Even as more than half of hospitals report an adverse impact to revenue of $1 million per day or greater and UnitedHealth Group has advanced more than $2.5 billion to affected providers, these incidents also typically result in additional financial impacts from regulatory fines, as well as investigations and litigation.3,4  The US Department of Health and Human Services (HHS) Office for Civil Rights recently issued a letter announcing investigations into the incident and reminded all healthcare entities—not just Change Healthcare and UnitedHealth Group—to assess their obligations to issue breach notifications to HHS and to patients.5


Business Continuity and Disaster Planning

Cyberattacks feel uncontrollable when they begin to expand and infiltrate everything around them. While President Biden as well as federal and state oversight and regulatory agencies are beginning to introduce legislation and develop updated cybersecurity and fraud risk guidelines, standards, and regulatory requirements, as well as initiate audits, new controls will need to quickly be understood, addressed, and implemented.

In short, every healthcare entity is vulnerable and must reevaluate how they identify and address patient safety and risk across their organizations. The best way to control cyberattacks is through business continuity and disaster planning. Industry leaders should take steps to:

  • Understand what processes are in place to safeguard against cyberattacks (file transfer protocols, etc.)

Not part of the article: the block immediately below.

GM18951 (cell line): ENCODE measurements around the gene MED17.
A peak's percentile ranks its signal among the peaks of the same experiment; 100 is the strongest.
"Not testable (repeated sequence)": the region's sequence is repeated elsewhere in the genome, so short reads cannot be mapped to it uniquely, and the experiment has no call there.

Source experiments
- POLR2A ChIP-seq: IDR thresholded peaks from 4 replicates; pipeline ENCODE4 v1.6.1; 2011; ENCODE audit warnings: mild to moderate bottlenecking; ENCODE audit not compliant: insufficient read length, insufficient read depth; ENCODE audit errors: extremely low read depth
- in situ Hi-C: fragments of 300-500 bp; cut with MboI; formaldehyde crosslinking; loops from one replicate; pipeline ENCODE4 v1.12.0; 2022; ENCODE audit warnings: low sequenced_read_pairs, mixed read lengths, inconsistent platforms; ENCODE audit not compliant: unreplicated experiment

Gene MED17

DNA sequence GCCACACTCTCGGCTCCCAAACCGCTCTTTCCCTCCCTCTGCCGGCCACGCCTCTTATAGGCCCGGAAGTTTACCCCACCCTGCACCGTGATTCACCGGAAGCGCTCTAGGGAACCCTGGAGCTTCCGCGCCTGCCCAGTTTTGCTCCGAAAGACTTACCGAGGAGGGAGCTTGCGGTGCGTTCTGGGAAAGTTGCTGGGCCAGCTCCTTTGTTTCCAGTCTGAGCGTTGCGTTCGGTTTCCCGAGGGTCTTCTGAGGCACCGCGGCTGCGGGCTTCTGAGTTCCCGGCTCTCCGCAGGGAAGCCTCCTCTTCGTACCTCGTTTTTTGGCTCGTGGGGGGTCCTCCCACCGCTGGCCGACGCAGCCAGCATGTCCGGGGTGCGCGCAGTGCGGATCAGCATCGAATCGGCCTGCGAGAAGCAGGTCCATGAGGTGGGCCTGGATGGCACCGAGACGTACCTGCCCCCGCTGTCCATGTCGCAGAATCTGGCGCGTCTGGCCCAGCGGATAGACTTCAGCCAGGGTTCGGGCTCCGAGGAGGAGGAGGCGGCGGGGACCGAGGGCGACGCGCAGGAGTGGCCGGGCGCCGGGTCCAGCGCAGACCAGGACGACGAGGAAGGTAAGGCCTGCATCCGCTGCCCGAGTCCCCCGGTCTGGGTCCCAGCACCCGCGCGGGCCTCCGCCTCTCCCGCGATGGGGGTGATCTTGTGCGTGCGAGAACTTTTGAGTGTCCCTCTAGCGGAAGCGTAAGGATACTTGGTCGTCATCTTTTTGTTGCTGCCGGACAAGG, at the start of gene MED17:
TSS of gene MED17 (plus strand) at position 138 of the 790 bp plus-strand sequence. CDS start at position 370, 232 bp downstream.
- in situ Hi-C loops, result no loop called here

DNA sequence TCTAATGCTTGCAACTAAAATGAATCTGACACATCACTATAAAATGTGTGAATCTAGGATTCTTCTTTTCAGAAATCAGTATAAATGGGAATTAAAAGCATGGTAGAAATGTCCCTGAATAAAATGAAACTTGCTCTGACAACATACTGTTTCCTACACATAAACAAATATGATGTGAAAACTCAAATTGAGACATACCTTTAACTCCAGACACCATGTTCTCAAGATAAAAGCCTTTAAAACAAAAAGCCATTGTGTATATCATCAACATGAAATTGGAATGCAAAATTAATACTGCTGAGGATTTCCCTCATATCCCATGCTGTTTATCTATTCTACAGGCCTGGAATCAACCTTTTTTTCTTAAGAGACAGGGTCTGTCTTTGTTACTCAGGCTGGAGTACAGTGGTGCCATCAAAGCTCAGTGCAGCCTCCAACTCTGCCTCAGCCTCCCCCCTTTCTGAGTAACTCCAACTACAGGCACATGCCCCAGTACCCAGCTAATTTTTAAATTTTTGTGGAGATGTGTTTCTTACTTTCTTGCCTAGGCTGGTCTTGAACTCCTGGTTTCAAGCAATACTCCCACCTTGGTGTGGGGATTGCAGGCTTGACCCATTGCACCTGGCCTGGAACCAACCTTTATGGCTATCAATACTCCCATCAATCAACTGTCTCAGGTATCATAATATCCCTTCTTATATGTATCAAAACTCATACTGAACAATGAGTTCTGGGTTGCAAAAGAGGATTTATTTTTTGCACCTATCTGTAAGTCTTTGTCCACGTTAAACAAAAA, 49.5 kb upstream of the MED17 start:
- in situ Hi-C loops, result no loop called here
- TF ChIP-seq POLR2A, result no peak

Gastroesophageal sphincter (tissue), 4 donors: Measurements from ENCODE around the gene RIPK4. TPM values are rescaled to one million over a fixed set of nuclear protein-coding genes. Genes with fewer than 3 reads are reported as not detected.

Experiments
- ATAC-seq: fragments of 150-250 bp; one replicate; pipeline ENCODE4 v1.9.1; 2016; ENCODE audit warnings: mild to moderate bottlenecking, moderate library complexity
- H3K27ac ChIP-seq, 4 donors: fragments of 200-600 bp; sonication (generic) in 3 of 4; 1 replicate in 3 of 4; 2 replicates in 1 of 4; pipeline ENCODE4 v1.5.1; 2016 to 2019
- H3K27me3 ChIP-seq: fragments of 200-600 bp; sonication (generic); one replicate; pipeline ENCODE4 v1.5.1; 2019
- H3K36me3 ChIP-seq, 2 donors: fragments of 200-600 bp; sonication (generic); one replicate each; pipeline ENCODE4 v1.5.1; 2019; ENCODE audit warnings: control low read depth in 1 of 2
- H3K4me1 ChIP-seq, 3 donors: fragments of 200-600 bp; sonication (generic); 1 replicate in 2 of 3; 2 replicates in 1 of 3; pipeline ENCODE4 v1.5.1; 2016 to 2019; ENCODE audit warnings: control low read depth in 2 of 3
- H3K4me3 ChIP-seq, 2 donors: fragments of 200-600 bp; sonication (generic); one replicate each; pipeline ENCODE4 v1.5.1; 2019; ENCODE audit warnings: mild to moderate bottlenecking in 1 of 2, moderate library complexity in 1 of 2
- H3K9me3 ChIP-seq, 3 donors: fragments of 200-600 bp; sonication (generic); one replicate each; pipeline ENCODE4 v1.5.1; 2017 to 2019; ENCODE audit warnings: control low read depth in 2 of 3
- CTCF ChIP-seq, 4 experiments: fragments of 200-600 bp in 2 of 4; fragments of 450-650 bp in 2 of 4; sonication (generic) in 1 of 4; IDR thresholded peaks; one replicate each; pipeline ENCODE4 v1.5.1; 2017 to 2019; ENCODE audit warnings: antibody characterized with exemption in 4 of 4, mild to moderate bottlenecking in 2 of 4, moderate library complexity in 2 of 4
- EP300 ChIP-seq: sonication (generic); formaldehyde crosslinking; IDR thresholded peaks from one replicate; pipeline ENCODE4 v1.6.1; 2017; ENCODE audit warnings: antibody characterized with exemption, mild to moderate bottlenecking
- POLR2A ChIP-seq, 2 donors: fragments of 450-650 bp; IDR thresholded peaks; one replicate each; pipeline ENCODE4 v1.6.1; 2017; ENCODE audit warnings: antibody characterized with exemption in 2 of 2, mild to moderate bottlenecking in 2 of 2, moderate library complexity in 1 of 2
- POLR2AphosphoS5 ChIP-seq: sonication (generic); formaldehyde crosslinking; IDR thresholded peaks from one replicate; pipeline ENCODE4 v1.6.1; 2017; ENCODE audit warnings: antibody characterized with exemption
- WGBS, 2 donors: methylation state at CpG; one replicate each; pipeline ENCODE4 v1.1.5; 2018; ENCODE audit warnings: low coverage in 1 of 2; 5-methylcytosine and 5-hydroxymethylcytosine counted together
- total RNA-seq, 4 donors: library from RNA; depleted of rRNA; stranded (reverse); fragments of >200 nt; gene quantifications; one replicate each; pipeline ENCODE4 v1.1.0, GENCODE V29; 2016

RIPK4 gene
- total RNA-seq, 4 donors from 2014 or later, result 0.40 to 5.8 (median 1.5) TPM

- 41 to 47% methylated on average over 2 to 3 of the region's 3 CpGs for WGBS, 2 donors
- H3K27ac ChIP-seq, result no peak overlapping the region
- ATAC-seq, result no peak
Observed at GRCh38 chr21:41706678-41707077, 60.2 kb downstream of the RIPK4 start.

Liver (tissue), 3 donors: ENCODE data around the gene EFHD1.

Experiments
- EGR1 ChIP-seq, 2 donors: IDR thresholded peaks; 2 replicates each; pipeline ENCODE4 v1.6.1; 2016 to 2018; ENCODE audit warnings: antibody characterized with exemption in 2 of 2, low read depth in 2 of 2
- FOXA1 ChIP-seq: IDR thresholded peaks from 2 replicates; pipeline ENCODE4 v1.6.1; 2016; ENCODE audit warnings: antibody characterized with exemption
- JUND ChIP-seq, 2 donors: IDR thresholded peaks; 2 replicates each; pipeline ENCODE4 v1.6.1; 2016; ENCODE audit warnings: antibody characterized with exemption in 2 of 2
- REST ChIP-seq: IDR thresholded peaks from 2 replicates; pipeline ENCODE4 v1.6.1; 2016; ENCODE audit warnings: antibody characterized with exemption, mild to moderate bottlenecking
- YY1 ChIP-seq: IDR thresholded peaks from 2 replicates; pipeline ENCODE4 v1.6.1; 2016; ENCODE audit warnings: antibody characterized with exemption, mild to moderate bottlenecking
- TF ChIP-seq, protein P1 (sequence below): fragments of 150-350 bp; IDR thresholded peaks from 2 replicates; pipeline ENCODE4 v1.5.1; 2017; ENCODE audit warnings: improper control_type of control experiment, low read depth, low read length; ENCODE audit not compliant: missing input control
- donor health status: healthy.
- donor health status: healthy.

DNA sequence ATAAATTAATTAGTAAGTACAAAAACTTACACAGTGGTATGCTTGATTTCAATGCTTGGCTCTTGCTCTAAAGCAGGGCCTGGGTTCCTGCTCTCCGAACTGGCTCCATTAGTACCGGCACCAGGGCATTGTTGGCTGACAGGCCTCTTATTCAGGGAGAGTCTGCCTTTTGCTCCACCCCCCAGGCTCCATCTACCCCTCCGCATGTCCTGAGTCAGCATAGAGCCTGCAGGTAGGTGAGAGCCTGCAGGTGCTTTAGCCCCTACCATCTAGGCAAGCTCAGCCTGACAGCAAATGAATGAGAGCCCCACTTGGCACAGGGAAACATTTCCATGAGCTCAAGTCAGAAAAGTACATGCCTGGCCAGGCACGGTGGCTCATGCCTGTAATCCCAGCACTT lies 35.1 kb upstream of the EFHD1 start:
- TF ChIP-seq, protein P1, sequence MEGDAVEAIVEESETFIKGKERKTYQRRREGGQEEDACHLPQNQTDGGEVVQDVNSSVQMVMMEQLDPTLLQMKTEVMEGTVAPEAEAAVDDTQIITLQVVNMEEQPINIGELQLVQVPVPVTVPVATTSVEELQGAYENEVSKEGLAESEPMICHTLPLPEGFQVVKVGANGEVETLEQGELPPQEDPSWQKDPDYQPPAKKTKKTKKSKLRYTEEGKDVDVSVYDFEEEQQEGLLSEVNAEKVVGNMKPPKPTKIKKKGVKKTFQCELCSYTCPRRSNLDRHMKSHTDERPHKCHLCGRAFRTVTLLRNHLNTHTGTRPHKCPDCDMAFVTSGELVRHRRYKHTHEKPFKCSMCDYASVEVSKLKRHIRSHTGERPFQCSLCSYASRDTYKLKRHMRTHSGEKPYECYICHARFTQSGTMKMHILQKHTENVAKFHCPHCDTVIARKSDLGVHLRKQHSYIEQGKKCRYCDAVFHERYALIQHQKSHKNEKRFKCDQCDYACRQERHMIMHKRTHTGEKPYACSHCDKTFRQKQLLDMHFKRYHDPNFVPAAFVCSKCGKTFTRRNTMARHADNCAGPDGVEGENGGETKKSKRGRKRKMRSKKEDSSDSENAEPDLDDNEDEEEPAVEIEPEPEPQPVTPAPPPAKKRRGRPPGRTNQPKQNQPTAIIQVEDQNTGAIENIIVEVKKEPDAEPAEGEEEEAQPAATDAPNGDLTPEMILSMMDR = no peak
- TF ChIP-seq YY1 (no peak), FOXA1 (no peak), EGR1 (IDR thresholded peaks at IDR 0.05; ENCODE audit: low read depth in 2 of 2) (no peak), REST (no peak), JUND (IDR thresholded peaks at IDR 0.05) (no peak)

• Conduct enterprisewide risk assessments of compliance, privacy, fraud, and cybersecurity posture (including for vendors and partners that perform critical operational functions)
  • Build the legal and operational steps needed to respond to and prevent cyberattacks (i.e., data breach notifications, possible lawsuits, or how to investigate)
  • Evaluate how the industry manages PHI data leakage as a whole and establish protocols to mitigate eventualities from large-scale cyberattacks, including fraud

Cyberattacks are disaster scenarios that can be managed, with the right strategies. This means laying the groundwork for a strong cybersecurity posture and risk mitigation program. For example, testing incident response programs by implementing executive security simulations for revenue cycle management and clinical operations in the face of any level of cyber incident is critical.

Now is the time to gauge your organization’s cybersecurity posture and fraud prevention program and evaluate your strategy to prevent, detect, respond to, and effectively remediate these extraordinarily complex and interconnected issues and risks.

Timothy Kinney, Partner

Erik Pupo, Director

Matthew Schwartz, Director

Susan Frisco, Associate Director

1. Adler, Steve. “Clarification Sought from OCR about Change Healthcare Ransomware Breach Notifications.” The HIPAA Journal, 25 Mar. 2024,
2. “Attorney General Ellison Warns Consumers of Healthcare Provider Imposter Scams.”, 8 Mar. 2024, Accessed 26 Mar. 2024.
3. “AHA Survey: Change Healthcare Cyberattack Significantly Disrupts Patient Care, Hospitals’ Finances | AHA.”, 25 Mar. 2024, Accessed 26 Mar. 2024.
4. Adler, Steve. “Clarification Sought from OCR about Change Healthcare Ransomware Breach Notifications.” The HIPAA Journal, 25 Mar. 2024,
5. Affairs (ASPA), Assistant Secretary for Public. “HHS Office for Civil Rights Issues Letter and Opens Investigation of Change Healthcare Cyberattack.”, 13 Mar. 2024,